“If we can we can address the issue of the first/last mile, we begin to provide a level playing field for folks who are accessing transit,” he said.

Cohen added that the company offers a new, more affordable pricing option, pointing out that the company already serves more disadvantaged riders than not.

In Colorado, “54 percent of Lyft rides start or end in a low-income area,” he said. The company also introduced a lower-priced service called Shared Saver last month. It offers shared rides for a reduced price if riders walk a short distance at the beginning and end of each trip.

Some speculate that when the company issues stock on the NASDAQ exchange, which is expected next month, price rises for all of its services will soon follow. The company lost nearly $1 billion last year on $2.2 billion in revenue, indicating that the company heavily subsidizes each ride. Shareholders often expect tech companies to become profitable within a few years of their initial public offerings.

But even if Lyft remains affordable, its transit feature may not have much of an impact. Less than one percent of RTD’s passengers said they use ride-share, car-share or bike-share services to connect to bus or rail lines, according to a survey of nearly 10,000 riders conducted in the spring of 2017.

Lyft offered numbers that paint a rosier picture about how it reduces car dependency and increases transit ridership, though they may be consistent with RTD’s survey results.

Lyft’s 2019 economic impact report shows that 53 percent of vehicle owners in Colorado use their car less because of Lyft,” said Cohen. “We also know that 21 percent of Lyft passengers already use public transportation more frequently, because they can rely on Lyft to help get to that first and final mile.”

Denver is the only city where Lyft now offers all of its different pricing options and features, a point Mayor Hancock appreciates.

“I am proud that Denver is the first in the nation to deploy [Lyft’s] full suite of options,” he said. Denver is the first city where Uber offers transit directions within its app. 

The Nearby Transit feature is also available in Boston, Chicago, Los Angeles, Santa Monica, Seattle and Washington, DC.


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  • TakeFive

    From your NYT link:

    “The number of I.P.O.s that we’ve seen with $2 billion in revenue and growing at 100 percent are few and far between,” he said.

    Clearly the growth in people using Uber/Lyft is unique and impressive. Hoping that these companies won’t be successful is likely a lost cause. People ‘speak with their feet’ and their pocketbooks and ride-sharing offers those even on the lower end of the socioeconomic scale access to many things like jobs and groceries that RTD can not do.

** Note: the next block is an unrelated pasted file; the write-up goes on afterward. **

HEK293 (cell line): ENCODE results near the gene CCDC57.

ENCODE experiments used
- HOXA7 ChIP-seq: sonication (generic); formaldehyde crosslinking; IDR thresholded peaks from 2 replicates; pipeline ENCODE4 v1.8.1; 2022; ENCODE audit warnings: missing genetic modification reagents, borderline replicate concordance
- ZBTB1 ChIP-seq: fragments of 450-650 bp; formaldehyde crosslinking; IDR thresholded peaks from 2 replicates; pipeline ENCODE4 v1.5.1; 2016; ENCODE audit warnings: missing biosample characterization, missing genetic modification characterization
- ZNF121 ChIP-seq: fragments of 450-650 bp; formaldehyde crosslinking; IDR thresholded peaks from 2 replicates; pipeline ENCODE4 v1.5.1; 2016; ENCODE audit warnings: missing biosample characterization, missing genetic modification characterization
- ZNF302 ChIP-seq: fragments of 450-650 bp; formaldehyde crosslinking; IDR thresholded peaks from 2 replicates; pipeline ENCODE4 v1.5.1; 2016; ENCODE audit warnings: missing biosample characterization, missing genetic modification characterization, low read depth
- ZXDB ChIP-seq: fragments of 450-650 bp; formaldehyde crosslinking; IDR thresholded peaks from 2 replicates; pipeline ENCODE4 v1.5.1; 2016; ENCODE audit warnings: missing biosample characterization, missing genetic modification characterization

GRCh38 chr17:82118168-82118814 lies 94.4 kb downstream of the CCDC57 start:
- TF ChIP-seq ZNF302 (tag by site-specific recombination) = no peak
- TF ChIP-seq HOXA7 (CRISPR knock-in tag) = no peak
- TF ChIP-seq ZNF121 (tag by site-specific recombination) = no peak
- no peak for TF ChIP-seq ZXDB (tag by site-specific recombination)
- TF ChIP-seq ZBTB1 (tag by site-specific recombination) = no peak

In a changing world if RTD figures out and focuses on what it can best do then everybody is better served including taxpayers.

    • enguy

      Unfortunately, Centennial’s Lyft pilot ended up getting fewer riders than Call-and-Ride, at higher cost (due almost entirely to the fact that Lyfts generally aren’t wheelchair-accessible). https://denverite.com/2017/05/24/centennial-wanted-300-people-use-lyft-pilot-daily-10-did/

      Because Lyft drivers are using their own cars, they’re not equipped to shuttle passengers who use wheelchairs or need other accommodations. Centennial ended up paying Via Mobility, a nonprofit in Boulder, $47,000 for the six months of service. Add in data costs and analysis for $9,000, and the total cost per pilot ride ends up at about $48.50 per ride, according to RTD’s update. Morgan said cost was closer to $40 per ride.

      I think this is a solvable problem with better planning, but we’re not there yet.

      • TakeFive

        Ahh, thanks for that; props for updated info; just the same the potential should be there. For one thing the Lone Tree LRT extension won’t open until May.

        “We did some surveys at the light rail station, and the vast majority of them had either not heard of the program or had heard of it but didn’t know any of the specific details,” she said. “We also didn’t do a lot of advertising at the RTD light rail station, which I think could have picked up a lot of people who were already going to this station.”